Fresnel Dragging by High Speed Plasma in the Shock Zone

    Another possibility is that the light from the galaxies behind the bullet cluster are being lensed by a Fresnel dragging process. Let’s assume we have a high velocity explosion-like radial expansion of plasma similar to what is happening in the bullet cluster. We should expect at least some Fresnel dragging by the expanding medium. An article discussing Fresnel dragging of light in interstellar space is here. The effect may be relevant because of the extremely high plasma velocity at the shock front of 4500 km/s, which could deviate the angle of starlight passing through it.

This might explain why the lensing observed is coincident with the shock wave fronts. Fresnel dragging of light passing through an rapid radially expanding plasma should also mimic a dispersive lens similar to weak gravitational lensing. A very nice animation of the evolution of the shock fronts as they expand radially outward from the collison is available here.  A screen shot of this animation by Volker Springel and Glennys Farrar is shown below:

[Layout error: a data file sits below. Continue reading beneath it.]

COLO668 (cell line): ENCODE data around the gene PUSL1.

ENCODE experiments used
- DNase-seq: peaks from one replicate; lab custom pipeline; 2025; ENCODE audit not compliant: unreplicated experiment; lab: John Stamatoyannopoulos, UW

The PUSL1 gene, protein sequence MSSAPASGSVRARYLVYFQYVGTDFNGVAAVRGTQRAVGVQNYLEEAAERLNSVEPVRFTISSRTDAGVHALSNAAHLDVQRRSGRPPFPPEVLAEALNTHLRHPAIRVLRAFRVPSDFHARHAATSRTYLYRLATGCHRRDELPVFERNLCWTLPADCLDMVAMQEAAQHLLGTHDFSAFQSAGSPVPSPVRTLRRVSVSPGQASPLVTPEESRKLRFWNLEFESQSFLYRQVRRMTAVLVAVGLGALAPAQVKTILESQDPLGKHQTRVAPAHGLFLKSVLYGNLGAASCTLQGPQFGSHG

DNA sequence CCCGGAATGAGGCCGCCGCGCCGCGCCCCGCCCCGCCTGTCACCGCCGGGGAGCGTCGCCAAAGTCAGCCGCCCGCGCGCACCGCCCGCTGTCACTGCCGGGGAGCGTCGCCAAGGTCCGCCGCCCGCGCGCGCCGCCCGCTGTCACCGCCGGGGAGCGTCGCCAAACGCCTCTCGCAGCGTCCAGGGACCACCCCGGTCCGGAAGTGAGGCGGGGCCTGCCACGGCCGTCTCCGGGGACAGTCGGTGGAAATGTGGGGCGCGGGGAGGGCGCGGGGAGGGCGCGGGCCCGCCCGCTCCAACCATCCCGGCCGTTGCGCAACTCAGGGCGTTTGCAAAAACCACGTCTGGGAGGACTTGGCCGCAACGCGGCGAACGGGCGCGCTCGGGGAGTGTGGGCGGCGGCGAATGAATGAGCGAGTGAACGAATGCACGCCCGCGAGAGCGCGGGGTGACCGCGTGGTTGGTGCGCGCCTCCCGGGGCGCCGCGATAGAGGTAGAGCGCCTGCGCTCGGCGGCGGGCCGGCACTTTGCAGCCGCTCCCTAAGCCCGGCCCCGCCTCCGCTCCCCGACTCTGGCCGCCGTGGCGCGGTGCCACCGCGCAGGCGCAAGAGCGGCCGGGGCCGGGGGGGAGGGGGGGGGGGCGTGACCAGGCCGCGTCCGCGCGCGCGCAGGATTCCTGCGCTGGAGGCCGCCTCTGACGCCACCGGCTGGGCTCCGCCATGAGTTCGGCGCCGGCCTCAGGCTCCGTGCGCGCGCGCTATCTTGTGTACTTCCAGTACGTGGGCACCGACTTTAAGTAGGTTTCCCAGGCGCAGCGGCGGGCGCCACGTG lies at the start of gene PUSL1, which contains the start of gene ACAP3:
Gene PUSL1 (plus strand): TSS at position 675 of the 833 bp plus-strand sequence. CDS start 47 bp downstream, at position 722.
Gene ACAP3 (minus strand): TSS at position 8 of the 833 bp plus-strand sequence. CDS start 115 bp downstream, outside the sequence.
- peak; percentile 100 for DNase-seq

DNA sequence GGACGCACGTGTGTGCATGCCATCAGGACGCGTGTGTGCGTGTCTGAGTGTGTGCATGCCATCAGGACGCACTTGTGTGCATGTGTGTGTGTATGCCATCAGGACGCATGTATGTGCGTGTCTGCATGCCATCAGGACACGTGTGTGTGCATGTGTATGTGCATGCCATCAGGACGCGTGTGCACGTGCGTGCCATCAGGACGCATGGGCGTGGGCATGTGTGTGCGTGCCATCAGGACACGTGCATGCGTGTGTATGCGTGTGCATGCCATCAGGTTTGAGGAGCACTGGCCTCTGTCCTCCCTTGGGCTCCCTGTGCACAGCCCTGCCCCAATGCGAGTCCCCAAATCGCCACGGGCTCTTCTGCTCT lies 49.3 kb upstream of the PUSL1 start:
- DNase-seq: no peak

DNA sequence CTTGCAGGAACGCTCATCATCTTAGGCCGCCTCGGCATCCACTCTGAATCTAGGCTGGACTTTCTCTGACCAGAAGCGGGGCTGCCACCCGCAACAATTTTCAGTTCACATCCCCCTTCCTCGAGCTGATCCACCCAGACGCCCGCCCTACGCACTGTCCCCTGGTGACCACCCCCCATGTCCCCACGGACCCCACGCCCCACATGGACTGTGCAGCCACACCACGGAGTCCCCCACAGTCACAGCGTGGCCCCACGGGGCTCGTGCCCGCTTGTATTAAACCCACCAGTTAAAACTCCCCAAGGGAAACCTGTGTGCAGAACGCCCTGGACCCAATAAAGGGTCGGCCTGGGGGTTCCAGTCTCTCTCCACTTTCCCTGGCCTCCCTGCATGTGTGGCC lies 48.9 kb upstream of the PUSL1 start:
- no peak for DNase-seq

The Chandra data x-ray map of the lensing field:

   The temperature profile of the bullet cluster gas suggests that the temperature is hottest near the center of the lensing effect and drops towards the periphery. This is the opposite of the lens shown in Fig. 4 – therefore, for visible light this kind of interstellar gas lens might be dispersive rather than focusing if the plasma density is inversely correlated with temperature.  A matter lens for visible light needs to be dispersive in order to mimic Weak lensing.  It then follows that a plasma with a hot center and a cooler periphery could act as a dispersive GRIN lens  if it has the correct pressure or density gradient profile - if the density is reversed, then a GRIN lens of plasma will be focusing.